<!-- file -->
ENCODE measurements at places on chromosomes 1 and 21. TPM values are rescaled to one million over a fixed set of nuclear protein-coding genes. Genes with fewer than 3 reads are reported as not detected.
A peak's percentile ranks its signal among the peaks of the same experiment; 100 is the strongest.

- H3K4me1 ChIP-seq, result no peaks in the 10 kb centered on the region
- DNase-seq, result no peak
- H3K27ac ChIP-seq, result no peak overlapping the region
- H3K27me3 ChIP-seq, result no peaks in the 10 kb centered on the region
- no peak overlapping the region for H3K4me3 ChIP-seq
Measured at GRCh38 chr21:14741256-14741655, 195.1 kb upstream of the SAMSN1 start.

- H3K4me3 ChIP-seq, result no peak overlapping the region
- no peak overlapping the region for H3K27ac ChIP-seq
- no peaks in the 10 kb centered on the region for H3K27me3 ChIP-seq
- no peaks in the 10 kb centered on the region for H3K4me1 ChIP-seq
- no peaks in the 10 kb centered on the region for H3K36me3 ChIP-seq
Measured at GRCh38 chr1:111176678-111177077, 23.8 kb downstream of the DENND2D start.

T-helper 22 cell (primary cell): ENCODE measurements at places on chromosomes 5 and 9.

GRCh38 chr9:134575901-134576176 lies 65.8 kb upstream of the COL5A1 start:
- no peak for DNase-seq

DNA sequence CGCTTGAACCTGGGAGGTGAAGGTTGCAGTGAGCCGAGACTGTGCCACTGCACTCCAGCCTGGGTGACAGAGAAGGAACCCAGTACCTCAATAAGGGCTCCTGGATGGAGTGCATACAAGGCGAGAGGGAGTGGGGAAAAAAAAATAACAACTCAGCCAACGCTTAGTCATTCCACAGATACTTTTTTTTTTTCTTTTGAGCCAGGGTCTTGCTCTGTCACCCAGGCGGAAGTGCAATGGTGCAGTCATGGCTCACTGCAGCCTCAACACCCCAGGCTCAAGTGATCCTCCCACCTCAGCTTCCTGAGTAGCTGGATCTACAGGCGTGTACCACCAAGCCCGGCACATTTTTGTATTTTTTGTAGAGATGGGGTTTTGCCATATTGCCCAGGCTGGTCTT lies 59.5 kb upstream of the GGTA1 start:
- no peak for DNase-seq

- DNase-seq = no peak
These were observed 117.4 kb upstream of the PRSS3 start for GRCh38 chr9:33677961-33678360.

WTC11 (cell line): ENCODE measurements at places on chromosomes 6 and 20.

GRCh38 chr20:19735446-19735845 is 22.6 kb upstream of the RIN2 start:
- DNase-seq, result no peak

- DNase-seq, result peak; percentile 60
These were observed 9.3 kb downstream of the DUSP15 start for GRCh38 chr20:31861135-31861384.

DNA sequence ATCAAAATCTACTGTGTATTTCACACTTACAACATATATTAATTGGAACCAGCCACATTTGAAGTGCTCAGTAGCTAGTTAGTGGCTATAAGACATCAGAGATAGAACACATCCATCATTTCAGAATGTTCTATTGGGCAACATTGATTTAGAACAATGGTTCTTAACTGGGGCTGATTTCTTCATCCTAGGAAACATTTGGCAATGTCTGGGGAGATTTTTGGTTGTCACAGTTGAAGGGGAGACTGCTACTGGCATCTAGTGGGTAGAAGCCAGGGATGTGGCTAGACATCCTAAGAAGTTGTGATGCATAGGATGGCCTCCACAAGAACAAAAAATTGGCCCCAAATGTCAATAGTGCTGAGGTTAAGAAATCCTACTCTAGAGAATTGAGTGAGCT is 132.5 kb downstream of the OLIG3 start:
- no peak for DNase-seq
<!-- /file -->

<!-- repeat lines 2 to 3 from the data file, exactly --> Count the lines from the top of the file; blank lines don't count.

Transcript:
A peak's percentile ranks its signal among the peaks of the same experiment; 100 is the strongest.

- H3K4me1 ChIP-seq, result no peaks in the 10 kb centered on the region